NEW YORK – The miracle of modern technology allows the general specifications of each home race to be known at once: pitch speed, exit speed, and launch angle – the esoteric formulas that broadcast the expected distance and how each hitter will play in each park.
All available within seconds. But there is still something very satisfying about relying on the unscientific, on anecdotal evidence from the senses, and whether you have listened to mets” Alonso’s house Put a barrel on a 91 mph speedball from Mariners River Paul Swald Friday night at Citi Field, you probably had one idea: run the house.
Alonso had that thought. It was a foggy night in Citifield. light rain. The air was heavy. It wasn’t quite the perfect night for a home run, but when Alonso called at eight, with the Mets behind him Seattle Mariners In one round, the game was thought to be a tie.
“The voice,” Alonso said. “Sure, she thought she had what it takes to get past the wall. But she didn’t, unfortunately.”
Alonso was circling the elephant on the field. Crime is off throughout baseball. Flying balls no longer fly like Titleists at range. Baseball may be different, but it’s the same for both teams.
“That’s what it is,” Alonso said.
Thus the Mets lost 2-1 to the Mariners, and they did so because the attack could put no more than one game in place against the Mariners starter. Marco GonzalezAnd the Savior Drew Smith stumbled into relief from Max Scherzer, Issuing two marches and allowing running in the eighth. If the Mets’ hitters were frustrated with the ball — and its theoretical lack of juice — they seemed to understand the hypocrisy of venting about those ideas. So consider the following note from the Mets’ Buck Showalter as a description of an ongoing phenomenon rather than an explanation from a manager after a loss.
“Obviously something a little different is going on,” Showalter said.
The Mets, 22-12, must win Saturday and Sunday to avoid losing the first series of the season. Chris Bassett It will start on Saturday evening. Carlos Carrasco Line up for a Sunday throw. If they really lost that streak, they might look back on a missed opportunity on Friday. And it wasn’t just the ball.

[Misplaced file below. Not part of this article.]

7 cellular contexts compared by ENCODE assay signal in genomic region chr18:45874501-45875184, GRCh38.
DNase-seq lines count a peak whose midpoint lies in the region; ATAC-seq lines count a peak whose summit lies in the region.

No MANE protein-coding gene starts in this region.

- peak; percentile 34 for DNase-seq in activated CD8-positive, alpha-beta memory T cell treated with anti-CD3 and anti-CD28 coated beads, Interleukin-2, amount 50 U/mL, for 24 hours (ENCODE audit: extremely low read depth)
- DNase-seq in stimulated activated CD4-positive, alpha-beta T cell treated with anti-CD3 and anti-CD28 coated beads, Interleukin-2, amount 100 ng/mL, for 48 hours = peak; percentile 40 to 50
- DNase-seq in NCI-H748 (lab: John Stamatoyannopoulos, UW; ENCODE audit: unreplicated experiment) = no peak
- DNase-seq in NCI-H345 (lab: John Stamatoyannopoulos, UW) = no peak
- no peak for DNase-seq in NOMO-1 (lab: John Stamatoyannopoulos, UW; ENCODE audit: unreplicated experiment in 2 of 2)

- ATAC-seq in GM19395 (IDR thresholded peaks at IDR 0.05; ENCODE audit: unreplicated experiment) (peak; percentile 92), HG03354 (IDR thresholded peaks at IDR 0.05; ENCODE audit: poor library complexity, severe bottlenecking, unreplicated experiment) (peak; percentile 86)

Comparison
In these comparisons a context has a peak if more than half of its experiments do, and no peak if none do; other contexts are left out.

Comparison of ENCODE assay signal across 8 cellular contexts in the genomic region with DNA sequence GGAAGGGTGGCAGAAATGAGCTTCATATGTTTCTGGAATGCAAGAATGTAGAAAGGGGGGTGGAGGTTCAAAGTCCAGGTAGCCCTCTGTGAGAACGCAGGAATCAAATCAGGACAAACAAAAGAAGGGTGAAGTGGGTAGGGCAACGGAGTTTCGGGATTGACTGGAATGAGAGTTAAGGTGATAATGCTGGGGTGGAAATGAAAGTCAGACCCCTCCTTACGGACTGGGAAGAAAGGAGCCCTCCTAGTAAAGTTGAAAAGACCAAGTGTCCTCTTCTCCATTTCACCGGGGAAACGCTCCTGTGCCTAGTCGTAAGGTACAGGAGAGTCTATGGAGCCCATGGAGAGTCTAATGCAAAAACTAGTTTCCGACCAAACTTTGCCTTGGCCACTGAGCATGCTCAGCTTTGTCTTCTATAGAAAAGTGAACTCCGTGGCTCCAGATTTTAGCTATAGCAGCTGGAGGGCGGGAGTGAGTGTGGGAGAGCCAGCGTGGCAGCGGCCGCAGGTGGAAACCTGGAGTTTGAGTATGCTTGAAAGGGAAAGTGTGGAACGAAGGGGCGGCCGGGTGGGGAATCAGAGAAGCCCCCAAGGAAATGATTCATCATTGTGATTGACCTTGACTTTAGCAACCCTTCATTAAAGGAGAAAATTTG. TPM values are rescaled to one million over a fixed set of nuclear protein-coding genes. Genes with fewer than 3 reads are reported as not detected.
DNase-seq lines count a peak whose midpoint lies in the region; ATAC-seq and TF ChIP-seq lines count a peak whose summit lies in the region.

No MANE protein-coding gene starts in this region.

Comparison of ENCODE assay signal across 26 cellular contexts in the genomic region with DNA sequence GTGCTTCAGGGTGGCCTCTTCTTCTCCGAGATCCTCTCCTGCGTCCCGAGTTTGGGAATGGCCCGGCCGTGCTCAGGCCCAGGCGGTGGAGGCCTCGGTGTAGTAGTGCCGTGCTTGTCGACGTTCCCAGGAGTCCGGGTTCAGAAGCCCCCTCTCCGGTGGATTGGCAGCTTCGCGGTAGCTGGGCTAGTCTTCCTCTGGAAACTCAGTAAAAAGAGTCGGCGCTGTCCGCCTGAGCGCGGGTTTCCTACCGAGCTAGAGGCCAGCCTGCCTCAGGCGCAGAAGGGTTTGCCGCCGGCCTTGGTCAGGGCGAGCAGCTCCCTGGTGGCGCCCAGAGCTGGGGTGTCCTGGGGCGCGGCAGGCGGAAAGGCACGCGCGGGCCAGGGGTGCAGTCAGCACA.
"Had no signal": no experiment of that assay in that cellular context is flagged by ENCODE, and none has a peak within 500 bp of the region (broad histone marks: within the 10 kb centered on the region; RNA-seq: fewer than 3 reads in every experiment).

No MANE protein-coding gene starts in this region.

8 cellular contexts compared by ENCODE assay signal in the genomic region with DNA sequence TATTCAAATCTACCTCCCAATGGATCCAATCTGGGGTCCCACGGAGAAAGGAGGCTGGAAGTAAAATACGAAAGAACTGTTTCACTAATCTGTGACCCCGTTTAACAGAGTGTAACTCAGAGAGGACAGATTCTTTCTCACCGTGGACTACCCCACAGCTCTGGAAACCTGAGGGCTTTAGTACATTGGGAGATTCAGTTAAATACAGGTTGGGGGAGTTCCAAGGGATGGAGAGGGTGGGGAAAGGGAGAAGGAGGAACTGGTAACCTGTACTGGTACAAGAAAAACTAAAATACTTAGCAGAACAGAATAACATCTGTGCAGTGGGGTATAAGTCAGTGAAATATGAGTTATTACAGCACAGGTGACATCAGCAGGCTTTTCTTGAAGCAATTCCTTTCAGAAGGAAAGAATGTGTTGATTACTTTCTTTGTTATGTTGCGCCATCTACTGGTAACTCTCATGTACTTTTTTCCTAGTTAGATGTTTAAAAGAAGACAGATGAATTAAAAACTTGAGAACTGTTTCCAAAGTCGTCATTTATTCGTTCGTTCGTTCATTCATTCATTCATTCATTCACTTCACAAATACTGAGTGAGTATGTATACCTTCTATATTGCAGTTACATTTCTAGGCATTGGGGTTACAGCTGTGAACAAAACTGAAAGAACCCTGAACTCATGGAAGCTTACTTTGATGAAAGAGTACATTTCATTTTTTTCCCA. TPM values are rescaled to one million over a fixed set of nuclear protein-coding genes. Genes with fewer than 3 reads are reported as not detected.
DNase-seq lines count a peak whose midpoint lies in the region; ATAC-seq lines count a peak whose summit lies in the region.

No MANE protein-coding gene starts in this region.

Scherzer only allowed one run in seven innings, showing off his dominant purpose and fiery agility. At the top of seventh place, with a 1-1 tie, the Mariners carried the bases with one when Mike Ford made a 3-2 change that looked like he was skipping the board at the bottom of the area. Scherzer let out a primal shriek when he did not receive the call. Then he went to work, convinced of double-playing the globe Stephen Souza Jr. Which was interspersed with another cry.
“As a human, you’re going to get an emotional release,” Scherzer said. “Obviously you want that pitch. But you have to be able to tackle that, turn the page, go ahead and throw the next step.”
Scherzer finished by six strokes and lowered his ERA to 2.66. However, the Mets’ attack couldn’t break through then Brandon Nemo Singles scored on a fly sacrifice of Francisco Lindor At the bottom of the first. Smith allowed his first run of the season on the eighth, ending his career best of 13 1/3 points-free innings. That cleared the way for Alonso against Sold for eighth.
The ball jumped off Alonso’s racket at 103 mph. He had a lot of loft. He. She seem good. Died on the alarm track.
“Whether it’s the ball or the bad conditions, that’s what it is,” he said.
Alonso scored 114 home points in his first four seasons in the league. The Derby has made the All-Star’s Home Run his personal playground. If anyone knows what it feels like to run home, it’s him. He thought he was gone. Showalter had a feeling, too. When asked if he thought Alonso’s shot would go off, he started with one word: Normally.
“I’m not going to start getting into all the things that happen around baseball,” he said. “Rumors are what they are.”
A few minutes later, near the end of his post-game press conference, Showalter was asked if any players had complained about his grip on baseball. Showalter said if there was no problem, and if there was another with smooth baseballs, Showalter suggested it was something that could be fixed with warm weather and a little bit of sweat. He again pointed out that the balls are the same for both clubs. But that, he said, might not stop questions about else something.
“The other conversation, I don’t think it’s going to go away,” Showalter said.
(Picture of Pete Alonso: Elsa/Getty Images)